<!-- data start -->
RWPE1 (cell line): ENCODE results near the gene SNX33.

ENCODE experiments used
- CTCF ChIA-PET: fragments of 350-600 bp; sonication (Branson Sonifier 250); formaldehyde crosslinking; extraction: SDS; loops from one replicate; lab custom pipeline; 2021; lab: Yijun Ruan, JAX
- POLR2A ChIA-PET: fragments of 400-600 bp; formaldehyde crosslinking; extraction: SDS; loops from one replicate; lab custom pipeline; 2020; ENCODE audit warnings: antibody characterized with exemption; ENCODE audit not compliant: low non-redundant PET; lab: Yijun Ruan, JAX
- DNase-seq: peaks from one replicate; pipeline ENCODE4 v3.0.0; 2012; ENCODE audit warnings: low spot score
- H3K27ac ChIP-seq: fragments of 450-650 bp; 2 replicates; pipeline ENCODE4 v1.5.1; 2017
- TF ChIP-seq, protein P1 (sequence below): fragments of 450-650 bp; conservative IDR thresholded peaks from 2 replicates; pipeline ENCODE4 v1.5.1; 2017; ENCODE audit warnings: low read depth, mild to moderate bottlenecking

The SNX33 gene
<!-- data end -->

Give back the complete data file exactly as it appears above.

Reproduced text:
RWPE1 (cell line): ENCODE results near the gene SNX33.

ENCODE experiments used
- CTCF ChIA-PET: fragments of 350-600 bp; sonication (Branson Sonifier 250); formaldehyde crosslinking; extraction: SDS; loops from one replicate; lab custom pipeline; 2021; lab: Yijun Ruan, JAX
- POLR2A ChIA-PET: fragments of 400-600 bp; formaldehyde crosslinking; extraction: SDS; loops from one replicate; lab custom pipeline; 2020; ENCODE audit warnings: antibody characterized with exemption; ENCODE audit not compliant: low non-redundant PET; lab: Yijun Ruan, JAX
- DNase-seq: peaks from one replicate; pipeline ENCODE4 v3.0.0; 2012; ENCODE audit warnings: low spot score
- H3K27ac ChIP-seq: fragments of 450-650 bp; 2 replicates; pipeline ENCODE4 v1.5.1; 2017
- TF ChIP-seq, protein P1 (sequence below): fragments of 450-650 bp; conservative IDR thresholded peaks from 2 replicates; pipeline ENCODE4 v1.5.1; 2017; ENCODE audit warnings: low read depth, mild to moderate bottlenecking

The SNX33 gene